02-22-2003, 07:43 PM
I'm wondering how others are preparing images for the web. I started by using this technique
In the above tutorial it's suggested to decrease size in 50% steps using unsharp mask after each resize. But I've found I get images of equal size and quality by resizing in 1 step then using "Save for Web" in PhotoShop.
Do you have a technique that differs from the above? If it helps, I'm scanning film with an HP PhotoSmart S20 at its highest optical resolution and use PhotoShop 5.5
02-23-2003, 02:05 AM
Photoshop resizes pretty well. I'd experiment with despeckle, blur and so on if it looks a bit sharp. Duplicating layers and changing blend modes or adding a filter to one then blending can produce good results too in terms of fine tuning.
02-23-2003, 05:56 AM
Thanks mouse, I'll play around with that.
02-26-2003, 12:15 AM
It's always better to scan a bit too bright, and then adjust Levels in Photoshop. Why? Depending on the quality of your scanner, some colors may come through too dark or not at all (many shades of green are notorious for this). By scanning too bright, you'll pick up all those dark colors and at least have the color information in PS. Without any color information, you have to add it yourself which can be troublesome.
It's always best to do all your cleanup at a higher resolution than your delivery resolution. Anything that's difficult to fix will be less noticeable once you size-down.
If you are working with a really large photo, using the rubber stamp alot and having problems with Photoshop's speed, you may want to decrease the number of history states (in the preferences) or purge the history every so often (Edit >> Purge >> History). Many times when I'm using the rubber stamp, it's easy to build up 50-100 history states in no time, and most of those you just don't need to hang on to. (note: purging the history will purge it for ALL open documents, so make sure you have those saved or closed before proceeding!)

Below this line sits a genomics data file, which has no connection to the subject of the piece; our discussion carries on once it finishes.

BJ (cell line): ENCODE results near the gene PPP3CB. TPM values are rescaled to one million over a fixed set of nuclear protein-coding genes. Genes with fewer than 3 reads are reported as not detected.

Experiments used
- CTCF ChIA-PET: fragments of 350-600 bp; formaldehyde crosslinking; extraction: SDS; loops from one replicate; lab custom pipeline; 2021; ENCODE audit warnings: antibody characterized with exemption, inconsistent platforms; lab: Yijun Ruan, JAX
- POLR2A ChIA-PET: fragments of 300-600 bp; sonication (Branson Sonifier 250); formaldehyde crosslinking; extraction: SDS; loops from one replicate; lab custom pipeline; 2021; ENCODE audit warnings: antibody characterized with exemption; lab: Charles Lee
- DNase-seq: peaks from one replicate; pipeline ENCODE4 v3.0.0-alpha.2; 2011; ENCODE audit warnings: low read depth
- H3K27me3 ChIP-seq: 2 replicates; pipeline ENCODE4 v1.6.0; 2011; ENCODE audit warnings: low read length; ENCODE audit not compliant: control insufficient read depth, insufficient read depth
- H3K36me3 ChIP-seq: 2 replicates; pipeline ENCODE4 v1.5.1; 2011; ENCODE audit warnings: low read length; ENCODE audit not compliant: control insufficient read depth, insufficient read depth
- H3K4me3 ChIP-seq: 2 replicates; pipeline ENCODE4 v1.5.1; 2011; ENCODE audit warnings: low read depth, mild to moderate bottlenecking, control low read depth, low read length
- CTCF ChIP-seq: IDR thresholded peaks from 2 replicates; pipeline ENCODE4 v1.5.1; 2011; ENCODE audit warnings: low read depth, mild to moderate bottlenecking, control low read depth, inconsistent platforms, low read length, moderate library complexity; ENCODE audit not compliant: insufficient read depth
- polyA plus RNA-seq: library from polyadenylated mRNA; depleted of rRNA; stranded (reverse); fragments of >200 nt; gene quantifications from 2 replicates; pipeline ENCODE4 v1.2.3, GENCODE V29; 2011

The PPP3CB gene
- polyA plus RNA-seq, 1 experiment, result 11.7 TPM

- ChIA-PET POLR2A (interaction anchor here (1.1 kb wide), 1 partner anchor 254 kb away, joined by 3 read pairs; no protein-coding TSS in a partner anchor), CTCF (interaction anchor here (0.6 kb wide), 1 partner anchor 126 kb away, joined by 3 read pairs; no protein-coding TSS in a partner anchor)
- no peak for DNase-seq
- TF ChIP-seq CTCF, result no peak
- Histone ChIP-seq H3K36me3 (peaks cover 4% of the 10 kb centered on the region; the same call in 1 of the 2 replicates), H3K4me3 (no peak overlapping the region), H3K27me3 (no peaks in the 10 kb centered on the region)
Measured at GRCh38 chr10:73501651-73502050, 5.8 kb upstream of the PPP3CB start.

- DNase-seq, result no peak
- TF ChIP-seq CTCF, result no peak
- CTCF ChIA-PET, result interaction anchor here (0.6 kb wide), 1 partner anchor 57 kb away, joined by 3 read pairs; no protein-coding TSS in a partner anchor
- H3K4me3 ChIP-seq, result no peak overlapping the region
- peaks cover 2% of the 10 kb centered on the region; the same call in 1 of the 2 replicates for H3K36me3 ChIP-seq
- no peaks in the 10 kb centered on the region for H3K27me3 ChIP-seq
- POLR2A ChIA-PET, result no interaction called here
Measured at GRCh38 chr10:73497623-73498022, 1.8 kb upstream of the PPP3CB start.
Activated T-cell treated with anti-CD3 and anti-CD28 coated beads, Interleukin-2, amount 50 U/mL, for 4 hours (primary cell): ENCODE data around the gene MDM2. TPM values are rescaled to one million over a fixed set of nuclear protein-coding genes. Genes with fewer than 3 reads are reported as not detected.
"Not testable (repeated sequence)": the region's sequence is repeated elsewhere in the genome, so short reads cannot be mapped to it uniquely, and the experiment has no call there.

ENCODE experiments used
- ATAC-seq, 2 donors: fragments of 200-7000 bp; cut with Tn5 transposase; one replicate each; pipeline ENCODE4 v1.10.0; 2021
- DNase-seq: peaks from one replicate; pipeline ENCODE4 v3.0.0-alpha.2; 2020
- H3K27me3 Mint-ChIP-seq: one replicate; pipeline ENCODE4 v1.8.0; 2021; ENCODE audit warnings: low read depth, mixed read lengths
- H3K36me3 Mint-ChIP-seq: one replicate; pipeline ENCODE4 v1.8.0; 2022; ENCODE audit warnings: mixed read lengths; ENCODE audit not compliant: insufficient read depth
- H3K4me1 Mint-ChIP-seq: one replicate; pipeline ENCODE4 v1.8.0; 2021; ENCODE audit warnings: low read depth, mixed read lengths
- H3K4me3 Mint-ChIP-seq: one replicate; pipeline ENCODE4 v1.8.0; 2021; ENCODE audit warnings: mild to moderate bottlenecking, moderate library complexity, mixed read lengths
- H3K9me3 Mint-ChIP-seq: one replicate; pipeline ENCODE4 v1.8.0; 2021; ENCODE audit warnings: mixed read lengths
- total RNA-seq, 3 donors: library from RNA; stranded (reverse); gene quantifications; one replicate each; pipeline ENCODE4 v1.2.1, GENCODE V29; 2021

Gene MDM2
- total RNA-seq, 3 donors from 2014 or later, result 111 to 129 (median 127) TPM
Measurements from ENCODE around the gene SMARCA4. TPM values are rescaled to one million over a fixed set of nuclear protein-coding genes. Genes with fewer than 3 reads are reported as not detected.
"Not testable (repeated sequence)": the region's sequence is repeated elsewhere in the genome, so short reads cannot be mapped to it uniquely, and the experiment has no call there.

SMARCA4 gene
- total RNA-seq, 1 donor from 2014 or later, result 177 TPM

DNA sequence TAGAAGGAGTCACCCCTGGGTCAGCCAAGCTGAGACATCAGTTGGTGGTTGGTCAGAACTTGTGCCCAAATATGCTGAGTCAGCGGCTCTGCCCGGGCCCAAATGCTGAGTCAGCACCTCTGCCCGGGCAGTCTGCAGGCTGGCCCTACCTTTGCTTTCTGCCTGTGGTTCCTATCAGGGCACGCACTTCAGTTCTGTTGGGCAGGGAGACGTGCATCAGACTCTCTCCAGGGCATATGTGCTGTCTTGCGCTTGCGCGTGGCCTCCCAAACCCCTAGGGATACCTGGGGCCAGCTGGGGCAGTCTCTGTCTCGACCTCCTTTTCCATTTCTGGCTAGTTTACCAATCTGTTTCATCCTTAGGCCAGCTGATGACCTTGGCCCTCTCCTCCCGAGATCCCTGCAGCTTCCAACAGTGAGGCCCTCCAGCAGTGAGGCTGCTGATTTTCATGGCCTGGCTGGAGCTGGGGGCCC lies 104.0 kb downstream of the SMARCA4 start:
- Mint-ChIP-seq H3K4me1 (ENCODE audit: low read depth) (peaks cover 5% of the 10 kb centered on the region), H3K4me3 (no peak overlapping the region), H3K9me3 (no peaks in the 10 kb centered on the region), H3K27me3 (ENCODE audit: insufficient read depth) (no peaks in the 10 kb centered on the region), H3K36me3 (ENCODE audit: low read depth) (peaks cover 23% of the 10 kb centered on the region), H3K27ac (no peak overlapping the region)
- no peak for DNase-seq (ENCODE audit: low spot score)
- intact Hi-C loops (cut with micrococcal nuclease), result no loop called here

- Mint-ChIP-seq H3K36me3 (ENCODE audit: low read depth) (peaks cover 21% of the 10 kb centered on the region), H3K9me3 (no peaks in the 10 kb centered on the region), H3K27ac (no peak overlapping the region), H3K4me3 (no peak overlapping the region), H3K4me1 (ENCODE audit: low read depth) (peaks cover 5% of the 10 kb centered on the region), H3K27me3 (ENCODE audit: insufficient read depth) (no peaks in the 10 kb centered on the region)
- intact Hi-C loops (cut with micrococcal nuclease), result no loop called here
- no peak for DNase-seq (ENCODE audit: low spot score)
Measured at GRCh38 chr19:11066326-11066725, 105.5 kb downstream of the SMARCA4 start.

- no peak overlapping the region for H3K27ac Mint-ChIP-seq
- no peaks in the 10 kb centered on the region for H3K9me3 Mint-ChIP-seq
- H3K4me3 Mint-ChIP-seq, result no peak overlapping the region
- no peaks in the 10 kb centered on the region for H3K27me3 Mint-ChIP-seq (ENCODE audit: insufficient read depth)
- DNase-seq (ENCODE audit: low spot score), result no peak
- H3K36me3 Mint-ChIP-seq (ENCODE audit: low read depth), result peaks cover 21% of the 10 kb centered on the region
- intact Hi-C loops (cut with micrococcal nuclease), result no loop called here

Of course, despeckle, unsharp mask, and the good ol' rubber stamp are indespensible when photo-retouching. Don't forget the "Dust & Scratches" filter.
02-26-2003, 12:45 AM
Thanks for all the tips beetle.
Just a point of interest. I have a large amount of wedding images to scan. I got blue/white dresses and red/green faces in my first attempts. I fiddled with them in PS and got them looking not bad, then I found this program.
What a difference, it allows complete control of colours in the initial scan and automatically adjusts to a given film. Set on auto, Fuji Reala is bang on.
The only issue I've found is it doesn't as yet support Fuji NPH. I use it alot and can set it manually. It's probably not an easy film for the program to support because it's also a hard film for conventional lab techs. I live in a town of 100,000 and know of only 1 lab tech that can succesfully work with NPH.
Other than that, the program is a must for anyone scanning lots of film.
02-26-2003, 12:47 AM
When you say you are scanning film, do you mean you are scanning negatives?
Ya, some specialized sofware helps, and HP makes a scanner just for positive/negative transparencies...
02-26-2003, 01:02 AM
Yes, it scans 35mm transparencies at 2400 dpi optical resolution. Prints up to 5x7. I'm not sure of the print optical resolution but I only scan medium format prints. At proof size they're already compareable in image quality (if not better) than a 35mm neg.
The scanner has its size limitations but for the price it does me well for what I need it to do. I couldn't even hazard a guess of what a medium format film scanner would be worth :eek:
02-26-2003, 01:26 AM
Originally posted by beetle
It's always better to scan a bit too bright, and then adjust Levels in Photoshop
hummm.... but then, don't you lose brighter colors information? think in a sunny beach, a summer sky, a white house....
02-26-2003, 01:57 AM
Originally posted by Borgtex
hummm.... but then, don't you lose brighter colors information? think in a sunny beach, a summer sky, a white house.... Maybe. It depends on what you are scanning. It's a balance act. Most of the time, however, brighter is better.